State general fund spending has decreased by $20 billion since 2006-07—plummeting from a peak of $103 billion in 2007-08 to $86 billion in 2009-10, according to an analysis of California Department of Finance data by Kersten Communications.
State spending has dropped for every major program area (i.e. K-12 education, higher education, health and human services, and corrections) since the 2007-08 budget year.
The Governor’s January and May budget proposals proposed to reduce state General Fund spending by roughly another $3 billion from 2009-10 by proposing $83.4 billion in state spending for 2010-11. In May, the Assembly Budget Committee proposed $86 billion in state General Fund expenditures for the 2010-11 budget year, while the Senate Budget Committee proposed $93.1 billion in expenditures.
Now into our seventh week of yet another state budget stalemate, the California State budget is at another crossroads. On the one hand, the state can follow Governor Arnold Schwarzenegger’s lead, and the wishes of the California Republican lawmakers, and continue the trend of the past three years. The three state budgets passed since 2007-08 have significantly ratcheted down state spending on major programs areas such as education, higher education, and health and human services, despite the increasing needs of a growing state population.
Democrats, on the other hand, prefer additional spending on these same state programs. Kersten Communications (KC) has produced a summary spreadsheet that helps put this year’s budget stalemate into a historical perspective. To view the spreadsheet click here.
Here is a guide to the four tabs included in the spreadsheet:
Tab #1 Summary Chart of State General Fund Spending by Expenditure Area for 1976-77 to 2010-11: This chart summarizes actual and real general fund expenditures (real meaning in inflation adjusted 2008-09 dollars), actual and real K-12 education expenditures, actual and real higher education expenditures, actual and real higher education expenditures, actual and real health and human service expenditures, and actual and real corrections expenditures. The chart also includes general fund per capita expenditures, real general fund per capita expenditures, state population growth, and the state consumer price index that was used to calculate the real figures.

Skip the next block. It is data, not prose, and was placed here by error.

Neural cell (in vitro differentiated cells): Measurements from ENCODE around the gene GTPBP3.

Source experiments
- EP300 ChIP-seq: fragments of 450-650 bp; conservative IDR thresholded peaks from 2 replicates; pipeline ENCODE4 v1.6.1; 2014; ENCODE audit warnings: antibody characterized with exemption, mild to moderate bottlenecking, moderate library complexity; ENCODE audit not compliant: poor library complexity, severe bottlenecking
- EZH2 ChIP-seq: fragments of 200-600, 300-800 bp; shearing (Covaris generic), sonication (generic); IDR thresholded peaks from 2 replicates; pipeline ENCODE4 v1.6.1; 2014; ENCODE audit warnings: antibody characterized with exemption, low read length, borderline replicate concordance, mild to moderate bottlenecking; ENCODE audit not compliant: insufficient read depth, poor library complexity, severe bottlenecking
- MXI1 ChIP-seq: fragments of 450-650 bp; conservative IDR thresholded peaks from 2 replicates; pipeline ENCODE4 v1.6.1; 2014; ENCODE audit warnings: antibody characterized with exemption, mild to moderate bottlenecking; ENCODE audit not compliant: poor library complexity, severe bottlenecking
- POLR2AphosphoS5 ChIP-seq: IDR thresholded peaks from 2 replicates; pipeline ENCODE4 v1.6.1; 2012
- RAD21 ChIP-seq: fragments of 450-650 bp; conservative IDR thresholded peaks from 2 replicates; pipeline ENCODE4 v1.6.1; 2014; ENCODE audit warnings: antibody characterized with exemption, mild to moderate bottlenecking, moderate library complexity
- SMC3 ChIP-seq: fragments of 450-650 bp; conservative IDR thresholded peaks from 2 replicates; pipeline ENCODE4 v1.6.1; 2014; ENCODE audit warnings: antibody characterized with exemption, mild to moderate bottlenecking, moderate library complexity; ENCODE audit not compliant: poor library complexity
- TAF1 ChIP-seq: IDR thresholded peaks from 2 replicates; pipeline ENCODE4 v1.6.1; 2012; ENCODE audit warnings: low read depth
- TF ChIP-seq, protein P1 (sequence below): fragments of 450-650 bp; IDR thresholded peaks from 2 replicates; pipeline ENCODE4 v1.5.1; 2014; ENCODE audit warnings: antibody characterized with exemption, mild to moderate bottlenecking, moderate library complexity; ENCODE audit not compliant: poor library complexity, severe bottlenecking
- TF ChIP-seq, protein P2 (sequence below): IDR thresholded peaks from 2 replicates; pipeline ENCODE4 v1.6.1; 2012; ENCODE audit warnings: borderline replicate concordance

Tab #2 Summary Graph of State General Fund Spending by Expenditure Area for 1976-77 to 2010-11: This graph charts state spending since 1976-77 for the following program areas: K-12 education, higher education, health and human services, and corrections.
Tab #3 Graph of Inflation-Adjusted State Spending by Program Area for 1976-77 to 2010-11: This graph charts real spending since 1976-77 for the following program areas: K-12 education, higher education, health and human services, and corrections.
Tab #4 Graph of Real General Fund Spending Per Capita for 1976-77 to 2010-11: This graph shows that real general fund spending per capita, as proposed by the Governor in his January and May Revise, approaches levels the state has not seen since the recession of 1993-94.
Here are some factoids illustrated by the data:
–Notwithstanding the deep recession of the early 1980s, real state general fund spending increased steadily throughout the 1970s, 1980s, and 1990s—increasing from $40 billion in 1976-77 to $106 billion in 2006-07 (note: in inflation adjusted 2008-09 dollars). Since 2006-07, real state general fund expenditures have decreased from $106 billion in 2006-07 to $85 billion in 2009-10, and could potentially go to below $80 billion in 2010-11.
–California’s population has increased by 68% since 1976-77—jumping from 22 million people in 1976-77 to 37 million in 2009-10. Over the same period, real general fund expenditures have increased by 110%–increasing from $40.58 billion in 1976-77 to $85.39 billion in 2009-10 (note: in inflation adjusted 2008-09 dollars).
–Real general fund expenditures per capita have dropped from $2,852 in 2006-07 to $2,219 in 2009-10—a 22% decrease.
–Actual K-12 education expenditures have dropped from $42.47 billion in 2007-08 to $34.55 billion in 2009-10—a 18.6% decrease.
— Actual health and human services expenditures have dropped from $29.34 billion in 2007-08 to $25 billion in 2009-10—a 14.6% decrease.